"When we are asked a sincere question, we will give a straight answer. When we  are given a job to do, we will measure the results and share them without spin. When we make mistakes, we will humbly own them and work to do better.

"When we defend our choices, we will do so with evidence and facts, not talking points and personal attacks. And we will always remember that results, not image, are the things that will keep the New Brunswick dream alive."

Blaine Higgs will be sworn in as the province’s new Progressive Conservative premier on Friday. Here are eight things you need to know about him. 1:40

The swearing-in took place one week after Brian Gallant's Liberal minority government was defeated in a confidence vote. Higgs will also have to govern without a majority in the legislature.

Higgs's choice of Steeves as finance minister comes just days after he acknowledged to reporters he was tempted to keep the job for himself. Higgs was finance minister in the previous PC government from 2010 to 2014.

"I thought, 'Why couldn't I do both?'" he told reporters on Monday. "Let's just say it'll be good for me to be close to my finance minister."

Conspicuous in their absence from the new cabinet were Bruce Fitch and Bruce Northrup, who both held senior ministerial positions in the previous Tory government of David Alward.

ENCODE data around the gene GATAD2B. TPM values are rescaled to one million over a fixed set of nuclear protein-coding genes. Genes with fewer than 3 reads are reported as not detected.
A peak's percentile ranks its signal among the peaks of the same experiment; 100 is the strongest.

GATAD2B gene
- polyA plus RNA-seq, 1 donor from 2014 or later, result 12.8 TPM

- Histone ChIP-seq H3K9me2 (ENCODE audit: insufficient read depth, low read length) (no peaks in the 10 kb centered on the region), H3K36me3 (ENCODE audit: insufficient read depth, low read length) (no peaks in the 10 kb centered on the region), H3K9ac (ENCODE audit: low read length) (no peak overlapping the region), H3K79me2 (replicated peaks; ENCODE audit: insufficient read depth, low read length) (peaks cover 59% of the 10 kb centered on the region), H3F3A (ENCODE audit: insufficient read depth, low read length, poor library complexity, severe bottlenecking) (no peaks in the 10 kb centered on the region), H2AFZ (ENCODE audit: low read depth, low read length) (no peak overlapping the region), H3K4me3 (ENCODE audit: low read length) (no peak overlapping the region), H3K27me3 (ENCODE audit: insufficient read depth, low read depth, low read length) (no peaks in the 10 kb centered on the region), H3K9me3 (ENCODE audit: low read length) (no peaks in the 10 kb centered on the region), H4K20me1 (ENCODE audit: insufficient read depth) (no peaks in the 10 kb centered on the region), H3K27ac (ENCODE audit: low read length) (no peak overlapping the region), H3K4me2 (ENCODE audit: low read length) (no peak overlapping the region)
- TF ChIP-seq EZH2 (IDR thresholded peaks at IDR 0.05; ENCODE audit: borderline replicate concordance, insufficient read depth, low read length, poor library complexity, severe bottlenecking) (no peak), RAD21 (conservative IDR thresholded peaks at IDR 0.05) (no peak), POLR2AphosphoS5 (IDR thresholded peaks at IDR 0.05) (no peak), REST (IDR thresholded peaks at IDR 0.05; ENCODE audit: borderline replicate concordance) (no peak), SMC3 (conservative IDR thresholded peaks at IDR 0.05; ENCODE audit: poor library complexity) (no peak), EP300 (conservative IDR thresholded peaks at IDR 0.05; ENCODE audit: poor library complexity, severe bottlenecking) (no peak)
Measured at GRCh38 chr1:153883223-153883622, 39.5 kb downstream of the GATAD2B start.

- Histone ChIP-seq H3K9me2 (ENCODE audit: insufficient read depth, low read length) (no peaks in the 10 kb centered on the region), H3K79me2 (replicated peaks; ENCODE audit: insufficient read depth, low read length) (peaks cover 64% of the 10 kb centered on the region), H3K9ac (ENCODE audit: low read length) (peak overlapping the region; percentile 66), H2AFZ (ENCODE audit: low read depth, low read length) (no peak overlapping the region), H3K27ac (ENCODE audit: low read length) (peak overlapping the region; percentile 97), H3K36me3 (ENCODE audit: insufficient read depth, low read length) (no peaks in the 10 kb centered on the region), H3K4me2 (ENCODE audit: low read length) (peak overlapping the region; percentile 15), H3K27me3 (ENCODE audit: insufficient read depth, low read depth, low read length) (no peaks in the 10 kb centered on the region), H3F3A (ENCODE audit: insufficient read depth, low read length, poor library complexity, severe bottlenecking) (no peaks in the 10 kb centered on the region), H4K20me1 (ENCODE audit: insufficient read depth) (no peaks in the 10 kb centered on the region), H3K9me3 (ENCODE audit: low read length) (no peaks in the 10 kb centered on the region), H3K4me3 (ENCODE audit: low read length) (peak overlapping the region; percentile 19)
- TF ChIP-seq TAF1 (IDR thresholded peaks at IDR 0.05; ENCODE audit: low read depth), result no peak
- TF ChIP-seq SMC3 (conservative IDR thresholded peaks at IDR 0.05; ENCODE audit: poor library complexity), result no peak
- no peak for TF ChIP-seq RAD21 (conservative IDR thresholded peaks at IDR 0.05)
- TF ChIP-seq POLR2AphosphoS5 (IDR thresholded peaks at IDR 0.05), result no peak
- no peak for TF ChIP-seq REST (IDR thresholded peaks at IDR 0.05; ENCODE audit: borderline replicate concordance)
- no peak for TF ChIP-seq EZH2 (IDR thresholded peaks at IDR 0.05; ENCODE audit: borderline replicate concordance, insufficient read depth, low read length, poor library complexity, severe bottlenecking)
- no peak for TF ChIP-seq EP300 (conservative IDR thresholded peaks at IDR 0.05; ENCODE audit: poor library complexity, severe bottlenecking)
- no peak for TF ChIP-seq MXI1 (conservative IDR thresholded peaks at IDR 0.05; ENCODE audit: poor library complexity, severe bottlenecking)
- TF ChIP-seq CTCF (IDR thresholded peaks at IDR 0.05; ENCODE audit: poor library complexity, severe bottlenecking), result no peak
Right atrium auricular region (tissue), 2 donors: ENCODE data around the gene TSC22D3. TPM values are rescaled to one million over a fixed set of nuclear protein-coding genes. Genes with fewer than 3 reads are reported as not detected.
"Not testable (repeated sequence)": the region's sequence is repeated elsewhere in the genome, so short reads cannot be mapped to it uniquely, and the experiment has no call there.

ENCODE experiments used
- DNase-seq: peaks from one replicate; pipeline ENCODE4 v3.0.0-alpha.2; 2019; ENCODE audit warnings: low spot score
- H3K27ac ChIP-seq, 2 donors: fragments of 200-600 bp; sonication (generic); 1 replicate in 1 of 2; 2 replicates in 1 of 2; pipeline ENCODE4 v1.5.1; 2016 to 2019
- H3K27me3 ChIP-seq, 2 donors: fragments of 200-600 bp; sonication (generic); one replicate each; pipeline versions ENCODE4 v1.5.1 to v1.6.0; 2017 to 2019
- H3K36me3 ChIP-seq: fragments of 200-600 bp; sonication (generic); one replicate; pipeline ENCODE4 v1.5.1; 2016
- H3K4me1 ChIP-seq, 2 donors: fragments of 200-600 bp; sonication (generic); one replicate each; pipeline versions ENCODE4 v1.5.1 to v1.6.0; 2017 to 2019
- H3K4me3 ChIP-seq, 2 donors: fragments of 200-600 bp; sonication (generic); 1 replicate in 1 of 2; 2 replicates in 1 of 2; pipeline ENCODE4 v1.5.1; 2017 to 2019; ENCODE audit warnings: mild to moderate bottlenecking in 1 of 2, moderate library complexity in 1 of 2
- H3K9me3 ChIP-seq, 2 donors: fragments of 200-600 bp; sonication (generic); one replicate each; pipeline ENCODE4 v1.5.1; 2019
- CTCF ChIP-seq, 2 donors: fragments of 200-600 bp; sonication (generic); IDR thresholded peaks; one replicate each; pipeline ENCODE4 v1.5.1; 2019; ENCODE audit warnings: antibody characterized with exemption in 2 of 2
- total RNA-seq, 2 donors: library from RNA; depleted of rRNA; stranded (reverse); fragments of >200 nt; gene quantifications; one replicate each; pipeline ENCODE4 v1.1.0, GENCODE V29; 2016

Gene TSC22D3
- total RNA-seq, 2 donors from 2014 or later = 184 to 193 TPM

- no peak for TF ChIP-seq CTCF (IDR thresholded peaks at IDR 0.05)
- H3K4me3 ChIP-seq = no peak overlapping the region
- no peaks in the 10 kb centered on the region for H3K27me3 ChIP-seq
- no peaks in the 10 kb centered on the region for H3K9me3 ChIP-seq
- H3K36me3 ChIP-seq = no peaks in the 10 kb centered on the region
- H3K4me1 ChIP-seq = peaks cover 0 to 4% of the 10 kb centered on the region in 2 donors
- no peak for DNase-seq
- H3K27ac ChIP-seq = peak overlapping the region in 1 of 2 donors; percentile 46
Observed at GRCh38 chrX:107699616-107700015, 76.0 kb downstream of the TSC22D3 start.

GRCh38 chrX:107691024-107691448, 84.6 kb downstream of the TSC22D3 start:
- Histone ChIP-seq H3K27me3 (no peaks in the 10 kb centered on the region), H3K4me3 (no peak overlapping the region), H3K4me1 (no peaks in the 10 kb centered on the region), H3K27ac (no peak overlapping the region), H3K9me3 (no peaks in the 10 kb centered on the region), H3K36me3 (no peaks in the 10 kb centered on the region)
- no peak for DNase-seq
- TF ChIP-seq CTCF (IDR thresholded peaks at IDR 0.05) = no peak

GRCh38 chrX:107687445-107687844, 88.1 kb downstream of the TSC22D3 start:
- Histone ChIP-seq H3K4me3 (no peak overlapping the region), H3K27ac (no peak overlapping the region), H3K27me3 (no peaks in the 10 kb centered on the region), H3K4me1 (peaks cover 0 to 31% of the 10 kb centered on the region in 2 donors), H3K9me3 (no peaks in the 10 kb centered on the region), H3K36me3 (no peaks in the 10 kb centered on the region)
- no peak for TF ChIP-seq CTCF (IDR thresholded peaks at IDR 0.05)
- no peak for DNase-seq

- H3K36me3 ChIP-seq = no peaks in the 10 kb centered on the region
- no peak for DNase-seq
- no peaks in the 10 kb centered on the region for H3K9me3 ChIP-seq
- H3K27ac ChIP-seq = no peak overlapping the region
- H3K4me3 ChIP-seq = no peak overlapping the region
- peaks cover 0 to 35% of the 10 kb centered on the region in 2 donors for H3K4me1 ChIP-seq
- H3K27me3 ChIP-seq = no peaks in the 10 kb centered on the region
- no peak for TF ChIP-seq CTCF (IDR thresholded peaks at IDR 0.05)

All 4 female MLAs are ministers 

One of the women appointed to cabinet, Andrea Anderson-Mason, brushed off questions about all four female PC MLAs becoming ministers.

"I'm also a lawyer," she said. "Let's not forget that. I'm happy to be here and to be a woman in a cabinet position, but I'm also happy to be here as a lawyer as well."

Progressive Conservative MLA Greg Thompson shakes hands with former premier Brian Gallant after being sworn in as minister of intergovernmental affairs on Friday. (James West/Canadian Press)

Higgs said the four women — Sherry Wilson, Dorothy Shephard, Mary Wilson and Anderson-Mason — will bring an important perspective.

"Women need to be part of our democratic process," he said. "We can learn a lot from our colleagues and we need a diversification within our group to do that."

Language division

Gauvin, the MLA for Shippagan-Lamè​que-Miscou, was seen as an inevitable cabinet choice after he was elected as the only PC MLA from a northern francophone riding.